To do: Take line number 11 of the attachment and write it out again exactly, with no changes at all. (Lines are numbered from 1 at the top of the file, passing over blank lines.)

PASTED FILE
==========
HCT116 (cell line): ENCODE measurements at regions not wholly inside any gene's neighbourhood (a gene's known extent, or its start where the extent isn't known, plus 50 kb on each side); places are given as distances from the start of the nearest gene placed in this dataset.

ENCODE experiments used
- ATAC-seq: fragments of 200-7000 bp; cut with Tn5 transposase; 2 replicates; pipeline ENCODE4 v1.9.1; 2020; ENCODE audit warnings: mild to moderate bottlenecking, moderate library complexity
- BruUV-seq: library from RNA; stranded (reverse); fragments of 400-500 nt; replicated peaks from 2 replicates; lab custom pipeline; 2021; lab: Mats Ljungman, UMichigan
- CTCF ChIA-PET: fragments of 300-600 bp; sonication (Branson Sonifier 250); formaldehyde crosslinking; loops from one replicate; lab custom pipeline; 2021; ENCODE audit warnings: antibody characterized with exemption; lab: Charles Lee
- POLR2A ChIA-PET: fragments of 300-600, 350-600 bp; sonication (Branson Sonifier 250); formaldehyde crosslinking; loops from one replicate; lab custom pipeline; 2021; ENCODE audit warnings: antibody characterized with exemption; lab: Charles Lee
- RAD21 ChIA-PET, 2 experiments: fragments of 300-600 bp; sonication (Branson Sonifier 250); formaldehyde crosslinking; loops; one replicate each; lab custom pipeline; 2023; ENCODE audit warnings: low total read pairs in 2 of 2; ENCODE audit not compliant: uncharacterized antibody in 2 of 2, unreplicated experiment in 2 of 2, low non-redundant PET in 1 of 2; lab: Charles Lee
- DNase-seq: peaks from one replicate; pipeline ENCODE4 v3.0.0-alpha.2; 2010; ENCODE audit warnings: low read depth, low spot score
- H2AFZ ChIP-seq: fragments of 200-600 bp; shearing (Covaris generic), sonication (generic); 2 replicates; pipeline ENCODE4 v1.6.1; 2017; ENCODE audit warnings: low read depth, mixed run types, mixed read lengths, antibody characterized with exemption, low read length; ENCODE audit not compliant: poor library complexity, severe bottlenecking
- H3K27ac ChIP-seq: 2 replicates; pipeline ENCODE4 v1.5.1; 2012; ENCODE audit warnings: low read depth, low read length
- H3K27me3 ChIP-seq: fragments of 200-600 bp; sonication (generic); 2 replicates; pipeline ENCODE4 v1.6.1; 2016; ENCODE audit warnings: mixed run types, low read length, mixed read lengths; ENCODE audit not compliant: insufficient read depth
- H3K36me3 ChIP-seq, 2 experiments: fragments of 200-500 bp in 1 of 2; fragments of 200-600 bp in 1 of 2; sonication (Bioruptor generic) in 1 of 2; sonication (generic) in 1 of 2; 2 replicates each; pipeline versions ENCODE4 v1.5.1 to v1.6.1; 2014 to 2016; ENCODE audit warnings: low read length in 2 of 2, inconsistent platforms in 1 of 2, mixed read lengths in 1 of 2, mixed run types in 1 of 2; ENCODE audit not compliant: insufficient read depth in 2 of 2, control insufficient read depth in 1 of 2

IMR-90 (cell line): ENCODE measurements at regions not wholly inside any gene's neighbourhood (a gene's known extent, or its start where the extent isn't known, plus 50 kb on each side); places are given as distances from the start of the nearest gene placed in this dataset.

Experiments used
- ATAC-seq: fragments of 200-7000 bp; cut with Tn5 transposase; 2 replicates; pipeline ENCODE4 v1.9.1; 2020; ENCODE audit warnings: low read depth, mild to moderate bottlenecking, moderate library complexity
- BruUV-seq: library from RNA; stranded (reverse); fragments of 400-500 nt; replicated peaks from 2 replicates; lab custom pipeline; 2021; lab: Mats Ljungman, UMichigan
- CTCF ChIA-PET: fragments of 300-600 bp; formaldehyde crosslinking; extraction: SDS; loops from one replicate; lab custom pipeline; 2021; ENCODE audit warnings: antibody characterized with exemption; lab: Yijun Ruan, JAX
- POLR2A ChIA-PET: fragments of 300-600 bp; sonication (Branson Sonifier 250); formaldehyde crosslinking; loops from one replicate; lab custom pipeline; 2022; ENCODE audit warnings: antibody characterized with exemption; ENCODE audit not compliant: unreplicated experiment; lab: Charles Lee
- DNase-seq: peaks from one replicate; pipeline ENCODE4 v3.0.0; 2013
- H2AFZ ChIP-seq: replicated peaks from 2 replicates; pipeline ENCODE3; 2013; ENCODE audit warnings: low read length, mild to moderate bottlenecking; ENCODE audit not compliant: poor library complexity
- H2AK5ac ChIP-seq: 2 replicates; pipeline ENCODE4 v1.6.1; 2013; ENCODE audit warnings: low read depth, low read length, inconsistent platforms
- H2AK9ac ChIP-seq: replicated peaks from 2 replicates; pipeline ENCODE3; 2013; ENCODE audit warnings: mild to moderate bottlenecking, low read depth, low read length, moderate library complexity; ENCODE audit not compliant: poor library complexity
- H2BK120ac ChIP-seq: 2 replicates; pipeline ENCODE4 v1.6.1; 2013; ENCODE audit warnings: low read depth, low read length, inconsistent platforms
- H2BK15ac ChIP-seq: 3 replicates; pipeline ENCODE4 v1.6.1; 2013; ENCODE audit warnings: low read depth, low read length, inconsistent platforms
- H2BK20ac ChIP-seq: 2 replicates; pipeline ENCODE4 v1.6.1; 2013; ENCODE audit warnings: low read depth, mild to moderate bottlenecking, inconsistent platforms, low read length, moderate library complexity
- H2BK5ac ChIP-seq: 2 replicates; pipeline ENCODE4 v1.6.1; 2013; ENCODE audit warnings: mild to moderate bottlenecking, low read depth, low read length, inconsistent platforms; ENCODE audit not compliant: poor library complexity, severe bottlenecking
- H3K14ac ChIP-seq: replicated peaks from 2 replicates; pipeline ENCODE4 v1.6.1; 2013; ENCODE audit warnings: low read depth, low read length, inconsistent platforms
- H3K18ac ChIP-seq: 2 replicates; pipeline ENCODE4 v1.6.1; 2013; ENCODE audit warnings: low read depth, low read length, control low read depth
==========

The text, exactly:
- H3K27me3 ChIP-seq: fragments of 200-600 bp; sonication (generic); 2 replicates; pipeline ENCODE4 v1.6.1; 2016; ENCODE audit warnings: mixed run types, low read length, mixed read lengths; ENCODE audit not compliant: insufficient read depth